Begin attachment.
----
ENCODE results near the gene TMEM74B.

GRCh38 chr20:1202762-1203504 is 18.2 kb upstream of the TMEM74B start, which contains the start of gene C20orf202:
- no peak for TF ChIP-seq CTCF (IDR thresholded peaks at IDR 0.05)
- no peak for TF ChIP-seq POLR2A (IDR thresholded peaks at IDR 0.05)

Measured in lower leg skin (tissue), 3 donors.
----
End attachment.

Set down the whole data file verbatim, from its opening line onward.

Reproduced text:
ENCODE results near the gene TMEM74B.

GRCh38 chr20:1202762-1203504 is 18.2 kb upstream of the TMEM74B start, which contains the start of gene C20orf202:
- no peak for TF ChIP-seq CTCF (IDR thresholded peaks at IDR 0.05)
- no peak for TF ChIP-seq POLR2A (IDR thresholded peaks at IDR 0.05)

Measured in lower leg skin (tissue), 3 donors.